The next morning there was frost on the long yellow grass, again. The ranch was beautiful with it's numerous Acacia tress and long grass with the Mountains in the distance. We again drove up into the Mountains. Franz with his sharp eyes spotted the long lost herd of five old bull Blue Wildebeest. Jan was overjoyed and gave Franz a $100 bonus. The bulls were far below and it took an hour to get to them. Finally we got close to the Wildebeest. One old bull was very curious and stood looking at us at 180 yards. I took careful aim and hit the Wildebeest solidly. He dropped to his feet. Jan and Franz congratulated me.

We went up to the Wildebeest and Jan conducted his ceremony after harvesting an animal in the old German tradition. Jan cut three green sprigs. He laid one on the animal's belly to venerate the beast and give it the Hunter's respect. He put one sprig in the bull's mouth to signify it's last meal. Jan put some blood on the last sprig and gave it to me to insert in the left side of my hat for 24 hours. Jan said;"Weidemann's Heil" as he handed me the sprig. It meant, "Hail the hunter. Good hunt!" I replied, "Weidiemann's Dank" ;thus giving my thanks. It was a very profound ceremony and we took it seriously. It was the ultimate respect for the animal and the sport of hunting.

Jan, who is an official SCI measurer, taped my bull and he scored 162; not enough for a Gold, a Silver, or even a Bronze. However this was an old, old, venerable animal who had sired many sons and spread his genes throughout the herd. His teeth were missing and well worn. His horns were broomed and broken. In the old German Tradition carried on in Namibia, Jan gave the bull a Conservation Medal. German hunters are entirely satisfied with an old animal; not necessarily an animal with the longest horns.
We went back to the ranch house. I watched Franz and the skinners process my Blue Wildebeest. Jan got his Potjie pot, made a fire under the pot, added Duiker, vegetables, and a lot of white wine. He cooked it for five hours, continually adding wine to keep it from drying up. While we sat around the Potjie Pot, Jan scored my animals, added up my bill, and did other paperwork for my hunt. Franz brought me the Wildebeest’s heart and showed me where the bullet grazed it. I took the heart and pretended to take a big bite out of it. It was all in good fun and we took some pictures.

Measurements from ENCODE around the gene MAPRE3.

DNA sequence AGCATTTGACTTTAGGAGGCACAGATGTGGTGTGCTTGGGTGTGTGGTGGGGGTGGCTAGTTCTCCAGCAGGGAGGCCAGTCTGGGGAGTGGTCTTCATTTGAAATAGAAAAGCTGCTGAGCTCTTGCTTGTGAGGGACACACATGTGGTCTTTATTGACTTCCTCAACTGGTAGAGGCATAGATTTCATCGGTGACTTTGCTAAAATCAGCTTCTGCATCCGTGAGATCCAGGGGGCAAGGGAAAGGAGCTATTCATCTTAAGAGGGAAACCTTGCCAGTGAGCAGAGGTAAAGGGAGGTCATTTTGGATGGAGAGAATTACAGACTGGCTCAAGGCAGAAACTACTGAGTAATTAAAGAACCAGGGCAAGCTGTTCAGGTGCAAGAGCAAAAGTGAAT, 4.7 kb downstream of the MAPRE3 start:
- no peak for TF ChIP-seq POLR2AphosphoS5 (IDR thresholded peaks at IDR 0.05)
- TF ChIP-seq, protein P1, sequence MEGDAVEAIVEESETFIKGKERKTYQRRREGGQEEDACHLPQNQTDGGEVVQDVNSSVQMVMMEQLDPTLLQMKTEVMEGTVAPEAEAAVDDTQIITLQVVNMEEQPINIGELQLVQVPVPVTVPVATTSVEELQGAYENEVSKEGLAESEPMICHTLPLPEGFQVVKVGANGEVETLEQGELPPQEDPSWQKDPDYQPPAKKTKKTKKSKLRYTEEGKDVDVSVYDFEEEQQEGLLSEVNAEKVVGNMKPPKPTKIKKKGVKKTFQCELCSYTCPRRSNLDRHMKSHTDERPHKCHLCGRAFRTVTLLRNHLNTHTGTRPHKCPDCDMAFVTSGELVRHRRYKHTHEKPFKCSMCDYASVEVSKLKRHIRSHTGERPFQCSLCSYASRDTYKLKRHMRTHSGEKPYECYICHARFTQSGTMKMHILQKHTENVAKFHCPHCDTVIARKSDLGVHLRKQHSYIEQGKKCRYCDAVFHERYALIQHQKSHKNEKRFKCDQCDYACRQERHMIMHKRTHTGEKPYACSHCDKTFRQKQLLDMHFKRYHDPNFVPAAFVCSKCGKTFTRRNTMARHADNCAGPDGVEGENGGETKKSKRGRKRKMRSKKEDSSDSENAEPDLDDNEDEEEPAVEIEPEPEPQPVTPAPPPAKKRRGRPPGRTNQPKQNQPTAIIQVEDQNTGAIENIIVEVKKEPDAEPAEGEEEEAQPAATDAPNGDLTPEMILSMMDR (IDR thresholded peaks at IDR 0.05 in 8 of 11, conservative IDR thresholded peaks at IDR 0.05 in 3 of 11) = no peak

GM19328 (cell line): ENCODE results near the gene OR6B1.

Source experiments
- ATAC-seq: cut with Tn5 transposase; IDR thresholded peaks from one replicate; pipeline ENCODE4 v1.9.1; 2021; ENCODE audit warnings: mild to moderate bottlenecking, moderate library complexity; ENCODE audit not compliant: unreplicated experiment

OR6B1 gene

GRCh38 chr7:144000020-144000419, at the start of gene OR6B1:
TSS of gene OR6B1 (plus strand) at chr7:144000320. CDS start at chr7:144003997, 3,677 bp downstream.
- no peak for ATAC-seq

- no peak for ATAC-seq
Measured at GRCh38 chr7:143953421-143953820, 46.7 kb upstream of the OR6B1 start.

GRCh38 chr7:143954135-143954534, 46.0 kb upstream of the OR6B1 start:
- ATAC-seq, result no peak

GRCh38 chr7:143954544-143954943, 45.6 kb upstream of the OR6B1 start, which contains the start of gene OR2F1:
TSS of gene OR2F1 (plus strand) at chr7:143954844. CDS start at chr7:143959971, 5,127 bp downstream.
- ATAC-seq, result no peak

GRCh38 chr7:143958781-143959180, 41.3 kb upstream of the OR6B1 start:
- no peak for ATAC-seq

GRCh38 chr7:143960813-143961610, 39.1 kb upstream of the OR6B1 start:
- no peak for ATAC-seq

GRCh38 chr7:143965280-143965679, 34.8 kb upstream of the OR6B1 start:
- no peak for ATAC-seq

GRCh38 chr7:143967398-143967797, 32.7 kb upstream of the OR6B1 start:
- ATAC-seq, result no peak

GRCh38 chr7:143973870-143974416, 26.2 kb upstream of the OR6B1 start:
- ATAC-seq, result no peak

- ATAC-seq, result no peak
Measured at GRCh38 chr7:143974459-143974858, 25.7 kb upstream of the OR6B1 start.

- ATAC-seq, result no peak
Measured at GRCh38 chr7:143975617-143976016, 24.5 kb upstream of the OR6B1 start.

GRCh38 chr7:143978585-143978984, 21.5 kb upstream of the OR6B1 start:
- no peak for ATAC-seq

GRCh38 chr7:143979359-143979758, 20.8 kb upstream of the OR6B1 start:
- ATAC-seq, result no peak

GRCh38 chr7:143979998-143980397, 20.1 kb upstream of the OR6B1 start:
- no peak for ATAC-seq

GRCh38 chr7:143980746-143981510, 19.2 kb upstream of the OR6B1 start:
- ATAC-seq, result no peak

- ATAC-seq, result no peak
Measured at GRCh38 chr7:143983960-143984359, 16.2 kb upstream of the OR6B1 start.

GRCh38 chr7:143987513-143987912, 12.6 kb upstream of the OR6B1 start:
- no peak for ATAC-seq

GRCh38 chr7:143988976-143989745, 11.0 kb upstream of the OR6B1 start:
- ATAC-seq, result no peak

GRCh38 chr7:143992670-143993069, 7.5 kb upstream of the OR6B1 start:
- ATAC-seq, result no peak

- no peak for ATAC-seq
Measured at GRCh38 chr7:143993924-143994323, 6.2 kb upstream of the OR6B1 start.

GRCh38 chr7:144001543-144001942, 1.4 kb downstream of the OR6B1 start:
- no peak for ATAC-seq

Jan got out some Jack Daniels and poured me a shot. We celebrated the hunt and the Blue Wildebeest and blessed the Duiker Potjie, which was very good.

It had been a wonderful hunt on a beautiful ranch with some very nice people.

Stephan Hofmann

Comments for Conserving the Brindled Gnu

Average Rating starstarstarstarstar

Click here to add your own comments

Jul 10, 2009
An Ethical Hunt
by: Anonymous

Thanks to the author for telling his story of an Ethical Hunt which dealt with the utmost respect for the beast that was hunted.

Jul 10, 2009
Interesting read once again..
by: Arman

...It's always nice thing to learn something new. The Wildebeest, the ceremony of the hunt in the Germanic tradition are all new to me. Thanks again for a wonderful story.

Jul 09, 2009
by: Carol S

I liked the part of the hunting and then having a shot each time you shot an animal. You must have been happy every night because you shot something ever day. I also like the cooking with the wine. The old German hunting tradition was interesting to learn.

Click here to add your own comments

Join in and write your own page! It's easy to do. How? Simply click here to return to African Hunting Stories.

SBI! Case Studies

Enjoy this page? Please pay it forward. Here's how...

Would you prefer to share this page with others by linking to it?

  1. Click on the HTML link code below.
  2. Copy and paste it, adding a note of your own, into your blog, a Web page, forums, a blog comment, your Facebook account, or anywhere that someone would find this page valuable.

Meaning of "Uitspan"

'Uitspan' is an Afrikaans word that means place of rest.

When the Boer settlers moved inland in Southern Africa in the 1800's, they used ox carts. When they found a spot with game, water and green grass, they arranged their ox carts into a circular laager for protection against wild animals and stopped for a rest.

They referred to such an action of relaxation for man and beast, as Uitspan.

(Picture above of our ancestors.)

Did you know?

Greater Souther Kudu
Greater Southern Kudus are famous for their ability to jump high fences. A 2 m (6.56 ft) fence is easily jumped while a 3 m (9.84 ft) high fence is jumped spontaneously. These strong jumpers are known to jump up to 3.5 m (11.48 ft) under stress.

Read detailed info on the Kudu antelope

I created our website with the help of SBI.

Click here

to read about my experience...

Did you know?

Kalahari Lion

Some animals have one sense more than man!

The flehmen response is a particular type of curling of the upper lip in ungulates, felids and many other mammals. This action facilitates the transfer of pheromones and other scents into the vomeronasal organ, also called the Jacobson's Organ.
This behavior allows animals to detect scents (for example from urine) of other members of their species or clues to the presence of prey. Flehming allows the animals to determine several factors, including the presence or absence of estrus, the physiological state of the animal, and how long ago the animal passed by. This particular response is recognizable in males when smelling the urine of a females in heat.

Click here to read how the Kudu antelope use this sense.